How the classical and medieval conceptions of Fortune shifted to the modern notion of chanceIs chance nothing more than a projection of human desire on to the world? In this fascinating new study, John Lyons argues that the idea of chance assumed new vigour in the late Renaissance, when converging philosophical and literary currents demystified the powerful concept of Fortune, sensitizing writers to the relationship between human desire and the world's apparent randomness. Up to now, the story of chance has been written by historians of mathematical thought and has focused on calculation, probability and gambling. Lyons, by contrast, highlights the ethical, aesthetic and even erotic aspects of chance. He offers detailed readings of the works of major French authors - Montaigne, Corneille, Lafayette, Scudery, Pascal, Racine, Bossuet, and La Bruyere.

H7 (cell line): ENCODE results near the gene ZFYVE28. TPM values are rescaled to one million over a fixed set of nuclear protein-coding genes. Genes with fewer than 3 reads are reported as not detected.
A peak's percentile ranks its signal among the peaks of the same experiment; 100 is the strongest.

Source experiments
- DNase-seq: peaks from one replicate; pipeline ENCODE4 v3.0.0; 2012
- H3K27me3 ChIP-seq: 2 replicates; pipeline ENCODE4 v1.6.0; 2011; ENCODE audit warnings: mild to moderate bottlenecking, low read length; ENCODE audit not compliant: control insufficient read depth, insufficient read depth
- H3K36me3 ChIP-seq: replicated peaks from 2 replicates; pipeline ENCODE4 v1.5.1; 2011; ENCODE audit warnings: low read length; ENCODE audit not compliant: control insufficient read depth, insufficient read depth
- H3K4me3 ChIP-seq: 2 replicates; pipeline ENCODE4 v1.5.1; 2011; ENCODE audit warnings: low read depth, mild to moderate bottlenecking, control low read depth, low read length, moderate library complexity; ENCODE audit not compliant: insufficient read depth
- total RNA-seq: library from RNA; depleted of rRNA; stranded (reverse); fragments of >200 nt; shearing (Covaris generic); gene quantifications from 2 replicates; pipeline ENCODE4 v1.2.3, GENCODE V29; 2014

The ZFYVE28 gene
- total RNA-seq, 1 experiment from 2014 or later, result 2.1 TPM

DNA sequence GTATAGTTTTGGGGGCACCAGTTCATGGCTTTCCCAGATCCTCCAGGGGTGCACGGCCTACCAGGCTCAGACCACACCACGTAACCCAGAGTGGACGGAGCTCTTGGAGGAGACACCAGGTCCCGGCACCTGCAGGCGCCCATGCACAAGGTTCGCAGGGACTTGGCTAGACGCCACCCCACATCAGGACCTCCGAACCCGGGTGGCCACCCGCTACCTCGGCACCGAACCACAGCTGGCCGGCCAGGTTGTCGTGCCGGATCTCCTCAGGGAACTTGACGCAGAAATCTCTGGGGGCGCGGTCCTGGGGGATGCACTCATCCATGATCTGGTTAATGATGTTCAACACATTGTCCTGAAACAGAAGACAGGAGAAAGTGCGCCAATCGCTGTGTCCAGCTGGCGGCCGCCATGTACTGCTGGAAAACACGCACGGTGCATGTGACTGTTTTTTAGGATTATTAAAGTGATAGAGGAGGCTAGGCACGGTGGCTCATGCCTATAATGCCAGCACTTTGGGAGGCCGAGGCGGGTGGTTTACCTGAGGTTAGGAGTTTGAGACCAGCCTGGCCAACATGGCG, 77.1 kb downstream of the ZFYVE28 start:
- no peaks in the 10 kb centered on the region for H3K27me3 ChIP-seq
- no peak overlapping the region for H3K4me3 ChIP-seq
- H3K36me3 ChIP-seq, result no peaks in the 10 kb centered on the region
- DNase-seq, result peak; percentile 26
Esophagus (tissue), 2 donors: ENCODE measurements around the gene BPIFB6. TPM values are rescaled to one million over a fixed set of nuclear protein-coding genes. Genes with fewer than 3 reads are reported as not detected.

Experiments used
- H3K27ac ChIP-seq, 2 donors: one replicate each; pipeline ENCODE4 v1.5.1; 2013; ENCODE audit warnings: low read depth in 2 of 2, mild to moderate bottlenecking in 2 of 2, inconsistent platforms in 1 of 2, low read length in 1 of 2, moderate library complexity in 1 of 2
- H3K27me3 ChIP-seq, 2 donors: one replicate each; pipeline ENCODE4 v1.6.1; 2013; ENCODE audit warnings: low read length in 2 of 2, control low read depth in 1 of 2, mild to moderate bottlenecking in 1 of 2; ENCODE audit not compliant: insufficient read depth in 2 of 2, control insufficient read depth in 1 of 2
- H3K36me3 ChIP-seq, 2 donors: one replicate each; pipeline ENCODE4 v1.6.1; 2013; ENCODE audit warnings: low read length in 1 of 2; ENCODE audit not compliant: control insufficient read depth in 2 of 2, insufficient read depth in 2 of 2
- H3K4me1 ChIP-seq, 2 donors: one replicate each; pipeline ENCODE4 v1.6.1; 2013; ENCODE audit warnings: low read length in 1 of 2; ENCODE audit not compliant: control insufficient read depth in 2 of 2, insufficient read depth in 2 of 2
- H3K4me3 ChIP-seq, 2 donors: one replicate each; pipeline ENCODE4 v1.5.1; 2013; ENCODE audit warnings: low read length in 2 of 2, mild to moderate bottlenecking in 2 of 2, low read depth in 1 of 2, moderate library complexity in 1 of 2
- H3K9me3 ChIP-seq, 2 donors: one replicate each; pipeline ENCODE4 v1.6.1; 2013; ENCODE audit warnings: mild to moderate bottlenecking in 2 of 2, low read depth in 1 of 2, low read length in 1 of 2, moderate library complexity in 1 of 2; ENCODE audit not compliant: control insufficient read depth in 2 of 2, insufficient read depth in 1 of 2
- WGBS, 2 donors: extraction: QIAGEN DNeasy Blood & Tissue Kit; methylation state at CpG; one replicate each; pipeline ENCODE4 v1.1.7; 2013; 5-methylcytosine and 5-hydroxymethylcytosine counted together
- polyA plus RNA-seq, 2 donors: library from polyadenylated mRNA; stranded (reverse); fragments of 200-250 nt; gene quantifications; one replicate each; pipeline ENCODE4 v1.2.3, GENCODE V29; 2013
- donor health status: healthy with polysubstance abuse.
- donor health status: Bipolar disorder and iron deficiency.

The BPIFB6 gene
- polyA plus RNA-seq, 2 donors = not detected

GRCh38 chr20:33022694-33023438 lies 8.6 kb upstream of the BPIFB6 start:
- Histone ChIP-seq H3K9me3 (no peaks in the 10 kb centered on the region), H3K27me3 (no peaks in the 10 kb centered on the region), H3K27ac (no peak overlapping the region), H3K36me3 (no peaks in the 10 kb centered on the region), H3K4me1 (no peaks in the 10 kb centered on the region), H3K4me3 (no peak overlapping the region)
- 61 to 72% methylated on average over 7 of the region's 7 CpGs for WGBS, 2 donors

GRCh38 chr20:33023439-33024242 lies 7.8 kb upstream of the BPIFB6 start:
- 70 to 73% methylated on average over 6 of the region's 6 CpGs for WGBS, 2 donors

Phantom of Chance: From Fortune to Randomness in Seventeenth-Century French Literature
Edinburgh University Press
From Fortune to Randomness in Seventeenth-Century French Literature